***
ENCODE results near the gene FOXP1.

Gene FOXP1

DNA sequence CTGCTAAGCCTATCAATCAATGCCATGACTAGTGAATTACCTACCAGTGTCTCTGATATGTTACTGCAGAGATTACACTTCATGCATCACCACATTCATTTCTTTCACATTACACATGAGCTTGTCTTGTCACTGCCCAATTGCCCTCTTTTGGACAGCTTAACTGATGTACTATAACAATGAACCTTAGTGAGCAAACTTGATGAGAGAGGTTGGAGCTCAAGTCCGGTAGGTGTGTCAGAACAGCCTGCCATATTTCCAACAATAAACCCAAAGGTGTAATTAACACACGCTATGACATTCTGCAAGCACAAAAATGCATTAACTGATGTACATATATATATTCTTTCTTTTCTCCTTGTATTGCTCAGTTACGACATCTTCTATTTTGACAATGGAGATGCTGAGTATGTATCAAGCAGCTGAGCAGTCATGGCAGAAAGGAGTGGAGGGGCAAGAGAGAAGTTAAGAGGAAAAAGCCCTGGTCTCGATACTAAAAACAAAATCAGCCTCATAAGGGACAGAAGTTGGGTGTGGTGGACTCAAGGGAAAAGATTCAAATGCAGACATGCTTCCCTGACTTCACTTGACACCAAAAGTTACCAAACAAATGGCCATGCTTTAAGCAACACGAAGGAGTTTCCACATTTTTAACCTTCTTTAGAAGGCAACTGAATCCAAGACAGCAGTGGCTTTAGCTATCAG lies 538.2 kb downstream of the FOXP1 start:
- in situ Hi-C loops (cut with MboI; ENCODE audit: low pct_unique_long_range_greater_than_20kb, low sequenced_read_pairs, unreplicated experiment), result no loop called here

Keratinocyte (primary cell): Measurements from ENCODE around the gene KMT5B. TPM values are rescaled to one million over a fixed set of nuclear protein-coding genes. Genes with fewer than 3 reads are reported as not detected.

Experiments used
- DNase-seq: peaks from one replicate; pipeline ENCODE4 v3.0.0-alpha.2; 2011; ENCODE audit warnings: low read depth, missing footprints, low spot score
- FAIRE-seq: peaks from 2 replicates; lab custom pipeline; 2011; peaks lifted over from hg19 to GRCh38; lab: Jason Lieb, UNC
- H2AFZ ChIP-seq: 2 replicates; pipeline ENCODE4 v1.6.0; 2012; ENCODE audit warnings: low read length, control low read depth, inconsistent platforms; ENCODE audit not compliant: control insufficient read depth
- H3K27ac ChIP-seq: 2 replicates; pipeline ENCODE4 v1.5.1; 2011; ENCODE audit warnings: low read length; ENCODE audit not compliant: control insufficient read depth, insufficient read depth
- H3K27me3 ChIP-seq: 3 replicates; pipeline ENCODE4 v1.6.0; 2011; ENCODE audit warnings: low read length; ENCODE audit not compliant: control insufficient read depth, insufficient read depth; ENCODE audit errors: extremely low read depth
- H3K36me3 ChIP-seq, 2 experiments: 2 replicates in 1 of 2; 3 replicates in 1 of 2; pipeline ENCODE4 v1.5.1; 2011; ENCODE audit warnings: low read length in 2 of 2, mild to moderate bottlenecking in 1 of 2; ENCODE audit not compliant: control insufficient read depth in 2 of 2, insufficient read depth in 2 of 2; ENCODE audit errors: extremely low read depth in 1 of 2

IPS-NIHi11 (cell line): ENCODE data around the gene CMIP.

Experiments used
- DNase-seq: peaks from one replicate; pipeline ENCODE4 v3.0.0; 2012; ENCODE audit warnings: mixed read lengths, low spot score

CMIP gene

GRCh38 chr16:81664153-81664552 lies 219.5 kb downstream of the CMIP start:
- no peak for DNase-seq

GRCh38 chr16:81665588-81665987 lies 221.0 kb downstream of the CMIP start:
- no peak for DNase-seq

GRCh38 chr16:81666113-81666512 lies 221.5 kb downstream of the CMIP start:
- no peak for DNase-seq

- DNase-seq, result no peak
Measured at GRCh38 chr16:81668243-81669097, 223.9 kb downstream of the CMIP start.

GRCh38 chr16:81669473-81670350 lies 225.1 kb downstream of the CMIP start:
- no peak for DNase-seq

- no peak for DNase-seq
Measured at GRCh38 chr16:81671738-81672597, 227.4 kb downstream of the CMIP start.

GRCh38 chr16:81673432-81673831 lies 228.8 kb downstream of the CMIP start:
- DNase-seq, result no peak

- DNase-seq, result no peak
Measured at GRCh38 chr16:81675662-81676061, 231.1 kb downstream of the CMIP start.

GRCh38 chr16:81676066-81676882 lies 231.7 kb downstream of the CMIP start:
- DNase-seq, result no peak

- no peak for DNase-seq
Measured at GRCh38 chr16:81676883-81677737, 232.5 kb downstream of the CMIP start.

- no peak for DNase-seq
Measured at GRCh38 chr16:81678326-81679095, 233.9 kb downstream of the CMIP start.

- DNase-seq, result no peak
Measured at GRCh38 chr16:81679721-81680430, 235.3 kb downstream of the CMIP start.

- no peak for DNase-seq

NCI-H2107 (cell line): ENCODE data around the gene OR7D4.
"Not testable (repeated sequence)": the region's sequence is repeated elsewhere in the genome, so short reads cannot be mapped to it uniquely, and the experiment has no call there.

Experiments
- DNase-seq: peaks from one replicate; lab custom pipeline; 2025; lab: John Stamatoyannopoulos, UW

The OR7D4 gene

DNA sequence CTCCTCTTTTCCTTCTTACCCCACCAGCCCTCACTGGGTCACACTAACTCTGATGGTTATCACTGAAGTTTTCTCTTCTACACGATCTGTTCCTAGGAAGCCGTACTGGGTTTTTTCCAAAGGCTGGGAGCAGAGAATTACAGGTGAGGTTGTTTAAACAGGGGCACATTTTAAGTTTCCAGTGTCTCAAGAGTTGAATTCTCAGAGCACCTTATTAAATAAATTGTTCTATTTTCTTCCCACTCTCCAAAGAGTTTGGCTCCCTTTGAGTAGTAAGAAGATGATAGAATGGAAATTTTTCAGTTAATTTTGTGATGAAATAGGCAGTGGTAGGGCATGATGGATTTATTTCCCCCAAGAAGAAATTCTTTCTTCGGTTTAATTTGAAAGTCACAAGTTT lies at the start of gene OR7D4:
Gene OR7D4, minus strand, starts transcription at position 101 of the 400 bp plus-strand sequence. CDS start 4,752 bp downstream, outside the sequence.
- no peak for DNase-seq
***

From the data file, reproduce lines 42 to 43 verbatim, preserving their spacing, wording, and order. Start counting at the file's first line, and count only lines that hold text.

NCI-H2107 (cell line): ENCODE data around the gene OR7D4.
"Not testable (repeated sequence)": the region's sequence is repeated elsewhere in the genome, so short reads cannot be mapped to it uniquely, and the experiment has no call there.